Searches from the homepage and other top-level parts of the website (Study, Research, etc) now show autocomplete suggestions once you've typed in the first few letters of your query.



Clicking a suggestion will take you to the search results for that term. The suggestions all match content that appears on our website, so the results you get should always be relevant.

Happy searching!

Tuesday, 20 January 2015

New Starter - Chris Marsh

I've just started in the Digital team as a Front-end Web Developer - writing HTML, CSS and Javascript. My background is working for web agencies, developing sites and delivering to clients. It will be a huge change to work on a single website, but I'm looking forward to it.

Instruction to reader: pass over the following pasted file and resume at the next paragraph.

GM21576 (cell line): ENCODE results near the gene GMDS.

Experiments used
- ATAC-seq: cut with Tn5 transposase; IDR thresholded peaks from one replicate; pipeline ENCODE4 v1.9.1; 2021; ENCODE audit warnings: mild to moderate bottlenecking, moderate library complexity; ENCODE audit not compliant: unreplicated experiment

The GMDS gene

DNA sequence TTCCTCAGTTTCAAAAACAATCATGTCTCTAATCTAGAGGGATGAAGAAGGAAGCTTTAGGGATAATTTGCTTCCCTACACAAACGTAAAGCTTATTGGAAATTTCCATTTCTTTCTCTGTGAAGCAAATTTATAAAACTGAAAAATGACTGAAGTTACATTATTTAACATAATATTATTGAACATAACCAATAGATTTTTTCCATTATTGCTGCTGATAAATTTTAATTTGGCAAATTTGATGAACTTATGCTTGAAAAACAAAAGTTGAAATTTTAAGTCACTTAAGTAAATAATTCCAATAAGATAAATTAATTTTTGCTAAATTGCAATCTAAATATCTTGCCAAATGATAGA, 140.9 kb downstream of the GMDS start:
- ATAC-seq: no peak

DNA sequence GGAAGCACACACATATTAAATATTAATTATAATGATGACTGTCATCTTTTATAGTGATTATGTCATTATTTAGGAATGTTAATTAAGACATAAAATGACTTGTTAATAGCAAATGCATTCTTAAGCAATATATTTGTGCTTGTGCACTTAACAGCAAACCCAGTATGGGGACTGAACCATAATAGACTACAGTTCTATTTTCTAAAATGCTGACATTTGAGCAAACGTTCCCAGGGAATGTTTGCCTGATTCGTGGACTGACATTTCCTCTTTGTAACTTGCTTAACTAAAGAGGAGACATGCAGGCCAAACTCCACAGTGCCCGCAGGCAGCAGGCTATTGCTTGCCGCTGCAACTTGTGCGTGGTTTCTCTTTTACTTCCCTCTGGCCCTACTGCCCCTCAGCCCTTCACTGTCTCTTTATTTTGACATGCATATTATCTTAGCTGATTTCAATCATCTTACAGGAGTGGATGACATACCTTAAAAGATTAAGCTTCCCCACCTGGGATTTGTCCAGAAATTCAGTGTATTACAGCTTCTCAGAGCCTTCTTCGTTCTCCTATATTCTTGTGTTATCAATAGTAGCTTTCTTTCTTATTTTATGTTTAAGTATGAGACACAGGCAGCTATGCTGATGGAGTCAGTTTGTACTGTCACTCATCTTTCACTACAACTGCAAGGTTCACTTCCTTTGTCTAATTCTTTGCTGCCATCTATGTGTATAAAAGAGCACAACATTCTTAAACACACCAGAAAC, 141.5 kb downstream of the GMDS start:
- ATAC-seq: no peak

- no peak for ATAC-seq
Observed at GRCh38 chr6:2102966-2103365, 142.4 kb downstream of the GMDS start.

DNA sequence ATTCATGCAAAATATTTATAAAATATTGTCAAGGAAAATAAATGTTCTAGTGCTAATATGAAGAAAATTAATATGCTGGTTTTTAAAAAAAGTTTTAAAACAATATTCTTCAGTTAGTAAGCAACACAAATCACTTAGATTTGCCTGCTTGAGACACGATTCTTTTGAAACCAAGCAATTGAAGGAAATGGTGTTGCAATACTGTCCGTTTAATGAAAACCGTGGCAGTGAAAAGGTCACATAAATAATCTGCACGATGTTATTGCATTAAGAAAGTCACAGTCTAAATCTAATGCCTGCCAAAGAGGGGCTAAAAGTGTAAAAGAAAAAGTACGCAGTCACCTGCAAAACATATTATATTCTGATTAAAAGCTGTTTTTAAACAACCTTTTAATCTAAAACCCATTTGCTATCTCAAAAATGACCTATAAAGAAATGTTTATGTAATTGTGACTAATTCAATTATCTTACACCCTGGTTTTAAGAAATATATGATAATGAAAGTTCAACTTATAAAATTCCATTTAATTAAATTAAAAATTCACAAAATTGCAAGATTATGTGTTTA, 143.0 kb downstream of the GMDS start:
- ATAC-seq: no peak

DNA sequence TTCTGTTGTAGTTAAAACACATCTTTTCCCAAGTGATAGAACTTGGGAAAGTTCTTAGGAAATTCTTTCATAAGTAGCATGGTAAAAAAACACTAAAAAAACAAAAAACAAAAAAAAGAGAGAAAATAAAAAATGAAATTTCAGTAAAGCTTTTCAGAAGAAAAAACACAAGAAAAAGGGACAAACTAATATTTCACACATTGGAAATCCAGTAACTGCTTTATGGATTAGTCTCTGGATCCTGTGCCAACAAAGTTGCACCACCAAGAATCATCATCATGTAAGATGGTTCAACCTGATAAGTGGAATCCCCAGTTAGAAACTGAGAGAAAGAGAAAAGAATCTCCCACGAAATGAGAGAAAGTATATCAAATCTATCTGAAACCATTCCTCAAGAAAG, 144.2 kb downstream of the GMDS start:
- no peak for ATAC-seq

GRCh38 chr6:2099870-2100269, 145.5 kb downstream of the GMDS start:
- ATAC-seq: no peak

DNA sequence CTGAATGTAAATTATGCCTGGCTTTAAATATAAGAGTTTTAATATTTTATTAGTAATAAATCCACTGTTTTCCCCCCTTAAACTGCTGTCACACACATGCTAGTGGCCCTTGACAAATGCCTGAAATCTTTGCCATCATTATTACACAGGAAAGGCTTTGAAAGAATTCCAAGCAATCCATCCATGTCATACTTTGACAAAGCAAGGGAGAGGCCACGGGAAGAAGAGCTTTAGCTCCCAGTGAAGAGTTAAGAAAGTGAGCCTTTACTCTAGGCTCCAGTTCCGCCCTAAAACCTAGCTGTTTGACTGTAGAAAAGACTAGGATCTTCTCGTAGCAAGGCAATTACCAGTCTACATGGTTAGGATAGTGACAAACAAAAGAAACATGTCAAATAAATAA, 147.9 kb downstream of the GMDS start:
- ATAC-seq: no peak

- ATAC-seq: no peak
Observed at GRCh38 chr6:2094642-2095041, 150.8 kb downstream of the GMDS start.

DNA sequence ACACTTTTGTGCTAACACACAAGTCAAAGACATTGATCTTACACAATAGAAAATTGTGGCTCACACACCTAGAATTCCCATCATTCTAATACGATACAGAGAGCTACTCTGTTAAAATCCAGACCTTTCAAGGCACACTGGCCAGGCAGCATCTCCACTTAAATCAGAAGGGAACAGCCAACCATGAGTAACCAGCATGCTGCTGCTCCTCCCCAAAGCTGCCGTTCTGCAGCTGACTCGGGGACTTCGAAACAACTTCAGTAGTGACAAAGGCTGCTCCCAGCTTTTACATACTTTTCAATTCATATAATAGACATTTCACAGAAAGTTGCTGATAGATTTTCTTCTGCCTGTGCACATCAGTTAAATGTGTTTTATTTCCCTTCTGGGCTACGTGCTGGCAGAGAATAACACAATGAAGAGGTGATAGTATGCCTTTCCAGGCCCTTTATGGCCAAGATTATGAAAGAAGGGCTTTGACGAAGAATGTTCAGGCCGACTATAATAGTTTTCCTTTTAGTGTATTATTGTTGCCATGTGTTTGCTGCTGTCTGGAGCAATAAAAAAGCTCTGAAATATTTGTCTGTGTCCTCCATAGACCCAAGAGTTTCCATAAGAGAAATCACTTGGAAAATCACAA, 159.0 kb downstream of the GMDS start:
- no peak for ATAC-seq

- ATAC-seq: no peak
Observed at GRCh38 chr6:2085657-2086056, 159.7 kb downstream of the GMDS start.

We've got huge plans for updating the design, structure and deployment of the UoY website, and I've got a lot of ideas about the role the Digital team will play in this exciting new phase.

I'm an alumnus of the University, although it's nearly 15 years since I graduated. It's great to be back and I'm looking forward to getting reacquainted with life on campus.

Friday, 16 January 2015

Our new search engine

You may have noticed that searching on the University website has become a lot better recently. This is down to the fact that we launched our new search engine this week, replacing our old Google Mini solution with Funnelback.



What's new?


While we've kept the design of the search mostly the same as it was before, a lot has changed behind the scenes that means that search results should be more relevant and come back a lot quicker. The new search is a lot better at dealing with misspellings - of which we see a lot in our search logs, especially when it comes to words like 'accommodation', which is spelled incorrectly as many times as it's spelled correctly.